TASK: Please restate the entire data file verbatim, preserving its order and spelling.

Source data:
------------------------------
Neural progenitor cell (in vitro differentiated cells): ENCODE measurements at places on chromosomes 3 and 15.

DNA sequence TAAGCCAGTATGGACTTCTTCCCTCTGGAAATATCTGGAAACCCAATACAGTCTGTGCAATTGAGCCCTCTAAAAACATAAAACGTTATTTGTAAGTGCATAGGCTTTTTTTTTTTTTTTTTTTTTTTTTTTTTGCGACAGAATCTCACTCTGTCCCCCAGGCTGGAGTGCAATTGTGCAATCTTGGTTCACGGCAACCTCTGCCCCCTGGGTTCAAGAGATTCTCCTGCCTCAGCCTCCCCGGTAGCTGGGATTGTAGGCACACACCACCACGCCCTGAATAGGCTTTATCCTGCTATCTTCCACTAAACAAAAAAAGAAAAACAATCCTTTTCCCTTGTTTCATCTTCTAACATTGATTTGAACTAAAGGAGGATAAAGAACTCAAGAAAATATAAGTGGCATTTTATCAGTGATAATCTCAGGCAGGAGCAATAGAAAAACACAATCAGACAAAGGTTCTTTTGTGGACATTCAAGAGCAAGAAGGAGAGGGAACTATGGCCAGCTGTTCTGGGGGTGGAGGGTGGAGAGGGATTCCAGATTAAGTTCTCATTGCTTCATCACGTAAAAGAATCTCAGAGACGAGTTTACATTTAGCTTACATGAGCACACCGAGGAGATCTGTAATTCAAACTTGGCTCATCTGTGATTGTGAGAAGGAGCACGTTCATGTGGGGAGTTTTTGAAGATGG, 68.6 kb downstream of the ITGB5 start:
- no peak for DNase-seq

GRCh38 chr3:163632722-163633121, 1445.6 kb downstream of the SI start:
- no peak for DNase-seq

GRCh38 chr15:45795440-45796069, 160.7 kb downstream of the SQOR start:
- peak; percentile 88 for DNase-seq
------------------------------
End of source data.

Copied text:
Neural progenitor cell (in vitro differentiated cells): ENCODE measurements at places on chromosomes 3 and 15.

DNA sequence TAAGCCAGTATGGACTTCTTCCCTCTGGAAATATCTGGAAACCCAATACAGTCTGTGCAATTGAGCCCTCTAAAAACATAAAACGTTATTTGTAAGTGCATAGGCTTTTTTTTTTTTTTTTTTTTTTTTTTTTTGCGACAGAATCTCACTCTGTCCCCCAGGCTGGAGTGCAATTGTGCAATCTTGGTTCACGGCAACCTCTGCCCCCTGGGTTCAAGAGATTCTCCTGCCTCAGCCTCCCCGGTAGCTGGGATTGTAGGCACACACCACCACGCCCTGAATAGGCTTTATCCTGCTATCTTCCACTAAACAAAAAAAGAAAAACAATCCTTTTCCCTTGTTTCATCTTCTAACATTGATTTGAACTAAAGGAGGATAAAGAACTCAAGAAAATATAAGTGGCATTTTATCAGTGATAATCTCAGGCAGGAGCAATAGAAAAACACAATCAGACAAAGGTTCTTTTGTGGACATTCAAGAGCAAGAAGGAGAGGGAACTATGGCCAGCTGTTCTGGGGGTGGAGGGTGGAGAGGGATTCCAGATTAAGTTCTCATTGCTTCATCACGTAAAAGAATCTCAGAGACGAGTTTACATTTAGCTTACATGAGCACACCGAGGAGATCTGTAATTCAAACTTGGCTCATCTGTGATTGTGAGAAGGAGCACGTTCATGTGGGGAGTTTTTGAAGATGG, 68.6 kb downstream of the ITGB5 start:
- no peak for DNase-seq

GRCh38 chr3:163632722-163633121, 1445.6 kb downstream of the SI start:
- no peak for DNase-seq

GRCh38 chr15:45795440-45796069, 160.7 kb downstream of the SQOR start:
- peak; percentile 88 for DNase-seq